You have /5 articles left.
Sign up for a free account or log in.

Photos of George Hanbury and Dr. Harry Moon, who are both light-skinned men with white hair

George Hanbury (left) will step down as president of Nova Southeastern University in 2025 and be replaced by Dr. Harry Moon (right) in an elongated onboarding process more common in the corporate world.

Photo illustration by Justin Morrison/Inside Higher Ed | Nova Southeastern University | Getty Images

After 13-plus years as president of Nova Southeastern University, George Hanbury is retiring in 2025—and his successor has already been hired and is waiting in the wings. The move marks a departure from higher education norms and hews more toward the practices of corporate America.

Nova Southeastern leaders say they are seeking to promote continuity and sustain the university’s mission and vision by placing trust in the capable hands of someone who knows the institution. Forgoing a search, they tapped Dr. Harry Moon, the chief operating officer, as the next president of the private institution in Florida. And while the nature of the hire is somewhat uncommon in higher ed, it mirrors Hanbury’s path to the presidency.

In a landscape where leadership searches are often fraught with scandals and failed presidencies are common, Nova Southeastern leaders hope to maintain the momentum of an institution they see as on the rise by hiring from within and elongating the onboarding process.

Nova Southeastern’s Succession Plan

When Hanbury retires, it will mark the end of a nearly three-decade run at the university. He got his start after a 30-year career as a city manager in Florida and Virginia, first hired as Nova Southeastern’s chief operating officer before rising to the presidency.

Hanbury replaced then president Ray Ferrero in 2010.

“The chairman of the board said he had been interviewing me for 12 years,” Hanbury told Inside Higher Ed.

Like Hanbury, Dr. Moon’s experience prior to joining Nova Southeastern was outside academe. Trained as a plastic surgeon, Dr. Moon held various executive posts with Cleveland Clinic Florida and had a private practice before joining Nova Southeastern as chief operating officer in 2018.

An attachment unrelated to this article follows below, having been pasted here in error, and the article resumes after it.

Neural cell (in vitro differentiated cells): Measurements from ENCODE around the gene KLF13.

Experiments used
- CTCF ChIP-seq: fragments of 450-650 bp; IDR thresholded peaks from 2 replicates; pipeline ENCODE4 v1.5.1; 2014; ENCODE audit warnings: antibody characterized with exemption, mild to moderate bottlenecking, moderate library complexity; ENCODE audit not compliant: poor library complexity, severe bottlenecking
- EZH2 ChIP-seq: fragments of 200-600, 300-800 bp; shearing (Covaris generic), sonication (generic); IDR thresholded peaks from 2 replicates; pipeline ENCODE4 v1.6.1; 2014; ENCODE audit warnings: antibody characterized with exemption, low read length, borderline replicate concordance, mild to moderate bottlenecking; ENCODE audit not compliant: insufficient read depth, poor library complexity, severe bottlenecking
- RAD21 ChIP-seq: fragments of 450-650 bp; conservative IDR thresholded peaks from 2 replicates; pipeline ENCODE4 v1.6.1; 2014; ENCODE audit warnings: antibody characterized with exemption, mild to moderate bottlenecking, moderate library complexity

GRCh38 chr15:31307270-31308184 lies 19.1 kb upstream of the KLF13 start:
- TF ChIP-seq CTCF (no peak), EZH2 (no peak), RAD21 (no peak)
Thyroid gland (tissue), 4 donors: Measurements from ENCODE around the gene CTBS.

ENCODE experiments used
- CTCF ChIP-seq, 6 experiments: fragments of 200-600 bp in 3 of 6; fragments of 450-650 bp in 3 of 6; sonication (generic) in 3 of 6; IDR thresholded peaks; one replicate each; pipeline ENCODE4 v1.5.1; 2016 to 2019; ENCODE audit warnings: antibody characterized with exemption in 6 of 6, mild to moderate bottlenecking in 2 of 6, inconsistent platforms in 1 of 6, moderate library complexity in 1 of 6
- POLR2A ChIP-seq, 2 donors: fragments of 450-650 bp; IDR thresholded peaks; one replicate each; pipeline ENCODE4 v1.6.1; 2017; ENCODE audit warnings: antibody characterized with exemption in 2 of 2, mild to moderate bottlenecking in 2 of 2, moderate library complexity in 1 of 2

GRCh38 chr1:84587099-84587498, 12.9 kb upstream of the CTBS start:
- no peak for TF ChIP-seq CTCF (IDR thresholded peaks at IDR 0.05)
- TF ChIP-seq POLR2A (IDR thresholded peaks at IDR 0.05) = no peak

When he first joined NSU, Dr. Moon had no expectation of becoming president. But when Hanbury—who recently turned 80—decided to retire, the Board of Trustees looked to him.

“Toward the end of last year, the chairman of the board approached me. The board had begun to discuss succession planning; at that time those were just casual conversations,” Dr. Moon said. “Then the board sent information to me that they would want me to consider the presidency.”

As with Hanbury, the board had years to evaluate Dr. Moon in the role of chief operating officer. Given their familiarity with Dr. Moon and the belief that the college needed continuity rather than a change agent, trustees decided to forgo a search and tap him as the next president. He will start the job on Jan. 1, 2025, when Hanbury officially exits the role.

Given their similar backgrounds, the succession plan makes sense to both Hanbury and Dr. Moon. But in higher education, it’s rare for an outgoing president to directly onboard their immediate successor. Extending the process will allow for “as smooth a transition as possible,” Dr. Moon said.

It helps that the board is business-minded, Dr. Moon added; some members have had to create succession plans in their own companies, which made them familiar with such processes.

Nova Southeastern’s succession plan bears some resemblance to the one that took place last year at Purdue University, when Mitch Daniels announced he would step down at the end of 2022. On the very same day, the Board of Trustees appointed Mung Chiang, the dean of engineering and executive vice president for strategic initiatives at Purdue, as Daniels’s successor—without public input or an external search.

Colleen Brady, the chair of Purdue’s University Senate, told Inside Higher Ed at the time that the board was “empowered by statute and bylaw” to choose the next president by whatever means they saw fit. “In this case, it was decided that there were enough qualified internal candidates to fill the position without an external search,” she said. “Therefore, the board members have been informally gathering feedback and input on the candidates of interest, and announced their selection.”

Hanbury emphasized that hiring from the inside is a reliable way for an institution to remain consistent and focused on its mission.

“Higher ed is just beginning to realize that if you don’t operate your university as a business, you could be going out of business,” he said, noting recent struggles and closures at other colleges.

And in public higher education, he added, succession planning is often accompanied by thorny politics.

“In some of the state systems, you get political influence, and that can create upheaval and uncertainty among faculty, a lack of continuity, and you’re always looking for a change agent. And I don’t think that’s best for the university,” Hanbury said.

Fraught Presidential Search Processes

To his point, state institutions across the U.S. have undergone presidential searches complicated by secrecy, marked by a disregard for transparency and dominated by partisan politics—particularly in Florida.